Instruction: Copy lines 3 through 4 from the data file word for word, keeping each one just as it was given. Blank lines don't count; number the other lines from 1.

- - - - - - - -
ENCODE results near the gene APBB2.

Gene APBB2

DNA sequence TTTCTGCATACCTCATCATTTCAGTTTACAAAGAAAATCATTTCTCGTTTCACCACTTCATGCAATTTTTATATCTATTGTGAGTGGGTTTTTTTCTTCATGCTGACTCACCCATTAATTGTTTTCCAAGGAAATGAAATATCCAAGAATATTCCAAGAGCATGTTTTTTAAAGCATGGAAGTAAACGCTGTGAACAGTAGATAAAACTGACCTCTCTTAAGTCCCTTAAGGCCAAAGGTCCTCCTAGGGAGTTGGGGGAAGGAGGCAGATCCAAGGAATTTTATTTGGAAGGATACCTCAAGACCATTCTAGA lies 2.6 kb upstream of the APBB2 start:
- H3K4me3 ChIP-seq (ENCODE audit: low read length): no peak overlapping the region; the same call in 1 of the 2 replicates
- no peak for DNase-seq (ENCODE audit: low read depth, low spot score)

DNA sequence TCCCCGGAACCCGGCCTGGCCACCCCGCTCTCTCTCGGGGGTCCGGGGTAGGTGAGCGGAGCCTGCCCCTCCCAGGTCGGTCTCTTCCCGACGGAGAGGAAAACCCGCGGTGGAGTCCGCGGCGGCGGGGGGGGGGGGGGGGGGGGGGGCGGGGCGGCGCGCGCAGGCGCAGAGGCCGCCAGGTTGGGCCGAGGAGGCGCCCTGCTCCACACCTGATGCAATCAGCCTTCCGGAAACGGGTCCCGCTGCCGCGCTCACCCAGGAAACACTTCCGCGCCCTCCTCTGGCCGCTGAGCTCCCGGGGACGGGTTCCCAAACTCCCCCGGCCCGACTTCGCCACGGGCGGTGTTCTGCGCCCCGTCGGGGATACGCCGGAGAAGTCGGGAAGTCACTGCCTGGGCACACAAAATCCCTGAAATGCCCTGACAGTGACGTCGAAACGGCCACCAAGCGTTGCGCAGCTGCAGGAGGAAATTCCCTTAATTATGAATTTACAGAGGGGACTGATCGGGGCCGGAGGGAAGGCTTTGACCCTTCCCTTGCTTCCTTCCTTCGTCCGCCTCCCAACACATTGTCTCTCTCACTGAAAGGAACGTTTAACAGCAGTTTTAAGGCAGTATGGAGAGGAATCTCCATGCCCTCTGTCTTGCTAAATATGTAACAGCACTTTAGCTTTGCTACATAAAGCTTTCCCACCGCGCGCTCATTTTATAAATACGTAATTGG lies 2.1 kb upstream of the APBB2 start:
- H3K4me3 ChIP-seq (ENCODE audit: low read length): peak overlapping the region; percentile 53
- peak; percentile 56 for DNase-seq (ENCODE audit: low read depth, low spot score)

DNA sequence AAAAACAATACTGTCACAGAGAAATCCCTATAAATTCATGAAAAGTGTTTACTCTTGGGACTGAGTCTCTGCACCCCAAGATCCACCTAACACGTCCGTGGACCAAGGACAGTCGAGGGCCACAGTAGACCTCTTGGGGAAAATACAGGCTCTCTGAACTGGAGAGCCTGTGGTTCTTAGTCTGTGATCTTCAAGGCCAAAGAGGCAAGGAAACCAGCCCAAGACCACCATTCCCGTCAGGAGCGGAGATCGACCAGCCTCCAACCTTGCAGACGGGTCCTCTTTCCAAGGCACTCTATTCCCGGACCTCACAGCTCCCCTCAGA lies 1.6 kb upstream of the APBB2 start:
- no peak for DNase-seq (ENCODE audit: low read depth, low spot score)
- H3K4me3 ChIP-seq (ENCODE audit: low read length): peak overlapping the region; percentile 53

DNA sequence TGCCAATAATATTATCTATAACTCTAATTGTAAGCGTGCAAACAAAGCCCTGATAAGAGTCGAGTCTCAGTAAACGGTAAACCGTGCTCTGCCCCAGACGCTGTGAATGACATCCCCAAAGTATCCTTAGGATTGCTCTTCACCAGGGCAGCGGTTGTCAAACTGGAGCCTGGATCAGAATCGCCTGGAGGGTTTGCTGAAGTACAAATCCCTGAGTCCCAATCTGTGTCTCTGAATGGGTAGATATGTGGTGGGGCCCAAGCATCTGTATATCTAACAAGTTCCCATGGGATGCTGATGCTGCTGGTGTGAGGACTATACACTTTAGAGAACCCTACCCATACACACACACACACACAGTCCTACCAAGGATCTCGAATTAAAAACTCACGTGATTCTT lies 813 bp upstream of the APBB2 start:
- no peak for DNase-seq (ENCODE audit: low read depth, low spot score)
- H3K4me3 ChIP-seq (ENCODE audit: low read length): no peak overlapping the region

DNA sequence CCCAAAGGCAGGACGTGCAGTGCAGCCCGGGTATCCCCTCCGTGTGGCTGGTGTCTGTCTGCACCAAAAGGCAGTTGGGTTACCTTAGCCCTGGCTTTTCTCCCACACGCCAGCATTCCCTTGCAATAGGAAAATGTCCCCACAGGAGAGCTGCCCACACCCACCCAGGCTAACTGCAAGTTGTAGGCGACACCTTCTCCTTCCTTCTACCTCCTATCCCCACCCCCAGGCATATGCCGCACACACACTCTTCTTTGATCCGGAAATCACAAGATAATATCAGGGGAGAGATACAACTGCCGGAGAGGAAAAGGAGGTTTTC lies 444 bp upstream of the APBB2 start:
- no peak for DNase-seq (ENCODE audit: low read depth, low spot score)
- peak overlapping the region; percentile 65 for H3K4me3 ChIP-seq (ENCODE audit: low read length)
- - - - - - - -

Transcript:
DNA sequence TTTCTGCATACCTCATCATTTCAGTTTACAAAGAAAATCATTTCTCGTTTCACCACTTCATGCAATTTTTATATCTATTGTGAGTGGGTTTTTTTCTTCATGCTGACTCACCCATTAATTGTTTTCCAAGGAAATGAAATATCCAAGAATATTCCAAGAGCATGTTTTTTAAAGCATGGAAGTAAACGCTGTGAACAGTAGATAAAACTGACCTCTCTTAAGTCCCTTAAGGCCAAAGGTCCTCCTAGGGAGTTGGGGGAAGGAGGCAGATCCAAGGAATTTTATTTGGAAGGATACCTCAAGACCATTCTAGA lies 2.6 kb upstream of the APBB2 start:
- H3K4me3 ChIP-seq (ENCODE audit: low read length): no peak overlapping the region; the same call in 1 of the 2 replicates